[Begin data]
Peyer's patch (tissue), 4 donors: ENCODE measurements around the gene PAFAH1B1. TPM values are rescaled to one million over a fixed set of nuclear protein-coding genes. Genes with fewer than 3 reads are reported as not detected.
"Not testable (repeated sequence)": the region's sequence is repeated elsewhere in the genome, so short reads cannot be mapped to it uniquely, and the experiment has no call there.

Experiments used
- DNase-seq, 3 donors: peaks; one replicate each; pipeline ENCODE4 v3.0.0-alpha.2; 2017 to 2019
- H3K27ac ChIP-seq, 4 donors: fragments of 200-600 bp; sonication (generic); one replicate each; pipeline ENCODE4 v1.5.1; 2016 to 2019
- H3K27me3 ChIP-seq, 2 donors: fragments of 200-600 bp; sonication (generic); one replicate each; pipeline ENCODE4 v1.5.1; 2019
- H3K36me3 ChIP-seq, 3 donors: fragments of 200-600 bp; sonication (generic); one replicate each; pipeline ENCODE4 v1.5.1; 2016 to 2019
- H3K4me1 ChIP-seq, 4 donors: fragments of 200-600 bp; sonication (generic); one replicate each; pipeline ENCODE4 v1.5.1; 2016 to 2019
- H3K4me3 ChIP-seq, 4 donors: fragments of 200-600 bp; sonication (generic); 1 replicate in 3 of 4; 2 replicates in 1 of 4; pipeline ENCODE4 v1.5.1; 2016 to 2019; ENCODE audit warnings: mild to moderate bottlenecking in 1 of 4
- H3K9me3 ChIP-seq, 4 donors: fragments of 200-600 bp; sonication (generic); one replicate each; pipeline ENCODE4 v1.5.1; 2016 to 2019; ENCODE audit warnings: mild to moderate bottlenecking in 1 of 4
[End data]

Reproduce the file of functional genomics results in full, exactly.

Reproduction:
Peyer's patch (tissue), 4 donors: ENCODE measurements around the gene PAFAH1B1. TPM values are rescaled to one million over a fixed set of nuclear protein-coding genes. Genes with fewer than 3 reads are reported as not detected.
"Not testable (repeated sequence)": the region's sequence is repeated elsewhere in the genome, so short reads cannot be mapped to it uniquely, and the experiment has no call there.

Experiments used
- DNase-seq, 3 donors: peaks; one replicate each; pipeline ENCODE4 v3.0.0-alpha.2; 2017 to 2019
- H3K27ac ChIP-seq, 4 donors: fragments of 200-600 bp; sonication (generic); one replicate each; pipeline ENCODE4 v1.5.1; 2016 to 2019
- H3K27me3 ChIP-seq, 2 donors: fragments of 200-600 bp; sonication (generic); one replicate each; pipeline ENCODE4 v1.5.1; 2019
- H3K36me3 ChIP-seq, 3 donors: fragments of 200-600 bp; sonication (generic); one replicate each; pipeline ENCODE4 v1.5.1; 2016 to 2019
- H3K4me1 ChIP-seq, 4 donors: fragments of 200-600 bp; sonication (generic); one replicate each; pipeline ENCODE4 v1.5.1; 2016 to 2019
- H3K4me3 ChIP-seq, 4 donors: fragments of 200-600 bp; sonication (generic); 1 replicate in 3 of 4; 2 replicates in 1 of 4; pipeline ENCODE4 v1.5.1; 2016 to 2019; ENCODE audit warnings: mild to moderate bottlenecking in 1 of 4
- H3K9me3 ChIP-seq, 4 donors: fragments of 200-600 bp; sonication (generic); one replicate each; pipeline ENCODE4 v1.5.1; 2016 to 2019; ENCODE audit warnings: mild to moderate bottlenecking in 1 of 4